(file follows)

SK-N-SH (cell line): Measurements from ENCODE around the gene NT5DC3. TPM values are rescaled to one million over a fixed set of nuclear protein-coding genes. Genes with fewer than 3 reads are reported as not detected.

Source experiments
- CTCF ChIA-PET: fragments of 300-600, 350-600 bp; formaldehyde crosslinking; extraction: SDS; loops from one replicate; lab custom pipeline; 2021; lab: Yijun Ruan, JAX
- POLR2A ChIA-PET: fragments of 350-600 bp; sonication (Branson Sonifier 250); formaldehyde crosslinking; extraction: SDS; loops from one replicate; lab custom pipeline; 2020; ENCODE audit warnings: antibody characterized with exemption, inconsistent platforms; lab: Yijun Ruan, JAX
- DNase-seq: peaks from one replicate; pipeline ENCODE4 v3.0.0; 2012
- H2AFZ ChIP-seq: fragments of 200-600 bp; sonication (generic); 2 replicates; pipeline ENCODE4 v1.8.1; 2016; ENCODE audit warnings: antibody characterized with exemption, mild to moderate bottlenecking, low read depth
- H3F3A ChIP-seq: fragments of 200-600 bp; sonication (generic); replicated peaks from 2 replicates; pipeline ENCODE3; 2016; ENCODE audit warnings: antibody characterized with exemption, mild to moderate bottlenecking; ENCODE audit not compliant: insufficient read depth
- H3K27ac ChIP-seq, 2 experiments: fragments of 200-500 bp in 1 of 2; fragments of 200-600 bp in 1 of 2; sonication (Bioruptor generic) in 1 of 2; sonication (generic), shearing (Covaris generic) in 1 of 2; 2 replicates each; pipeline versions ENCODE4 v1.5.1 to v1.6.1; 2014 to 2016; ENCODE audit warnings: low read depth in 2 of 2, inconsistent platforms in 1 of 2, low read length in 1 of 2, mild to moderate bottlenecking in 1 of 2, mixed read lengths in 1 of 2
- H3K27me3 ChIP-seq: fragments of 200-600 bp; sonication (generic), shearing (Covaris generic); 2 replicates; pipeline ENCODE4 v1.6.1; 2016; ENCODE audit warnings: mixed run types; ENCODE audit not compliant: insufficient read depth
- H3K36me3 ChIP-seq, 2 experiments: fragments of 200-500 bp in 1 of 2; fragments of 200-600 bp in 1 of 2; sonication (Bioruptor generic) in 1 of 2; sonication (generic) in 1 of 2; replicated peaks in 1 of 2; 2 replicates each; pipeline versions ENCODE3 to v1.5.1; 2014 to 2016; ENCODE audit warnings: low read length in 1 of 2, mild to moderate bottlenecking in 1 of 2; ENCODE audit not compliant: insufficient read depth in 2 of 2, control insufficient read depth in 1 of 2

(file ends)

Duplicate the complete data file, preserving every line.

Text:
SK-N-SH (cell line): Measurements from ENCODE around the gene NT5DC3. TPM values are rescaled to one million over a fixed set of nuclear protein-coding genes. Genes with fewer than 3 reads are reported as not detected.

Source experiments
- CTCF ChIA-PET: fragments of 300-600, 350-600 bp; formaldehyde crosslinking; extraction: SDS; loops from one replicate; lab custom pipeline; 2021; lab: Yijun Ruan, JAX
- POLR2A ChIA-PET: fragments of 350-600 bp; sonication (Branson Sonifier 250); formaldehyde crosslinking; extraction: SDS; loops from one replicate; lab custom pipeline; 2020; ENCODE audit warnings: antibody characterized with exemption, inconsistent platforms; lab: Yijun Ruan, JAX
- DNase-seq: peaks from one replicate; pipeline ENCODE4 v3.0.0; 2012
- H2AFZ ChIP-seq: fragments of 200-600 bp; sonication (generic); 2 replicates; pipeline ENCODE4 v1.8.1; 2016; ENCODE audit warnings: antibody characterized with exemption, mild to moderate bottlenecking, low read depth
- H3F3A ChIP-seq: fragments of 200-600 bp; sonication (generic); replicated peaks from 2 replicates; pipeline ENCODE3; 2016; ENCODE audit warnings: antibody characterized with exemption, mild to moderate bottlenecking; ENCODE audit not compliant: insufficient read depth
- H3K27ac ChIP-seq, 2 experiments: fragments of 200-500 bp in 1 of 2; fragments of 200-600 bp in 1 of 2; sonication (Bioruptor generic) in 1 of 2; sonication (generic), shearing (Covaris generic) in 1 of 2; 2 replicates each; pipeline versions ENCODE4 v1.5.1 to v1.6.1; 2014 to 2016; ENCODE audit warnings: low read depth in 2 of 2, inconsistent platforms in 1 of 2, low read length in 1 of 2, mild to moderate bottlenecking in 1 of 2, mixed read lengths in 1 of 2
- H3K27me3 ChIP-seq: fragments of 200-600 bp; sonication (generic), shearing (Covaris generic); 2 replicates; pipeline ENCODE4 v1.6.1; 2016; ENCODE audit warnings: mixed run types; ENCODE audit not compliant: insufficient read depth
- H3K36me3 ChIP-seq, 2 experiments: fragments of 200-500 bp in 1 of 2; fragments of 200-600 bp in 1 of 2; sonication (Bioruptor generic) in 1 of 2; sonication (generic) in 1 of 2; replicated peaks in 1 of 2; 2 replicates each; pipeline versions ENCODE3 to v1.5.1; 2014 to 2016; ENCODE audit warnings: low read length in 1 of 2, mild to moderate bottlenecking in 1 of 2; ENCODE audit not compliant: insufficient read depth in 2 of 2, control insufficient read depth in 1 of 2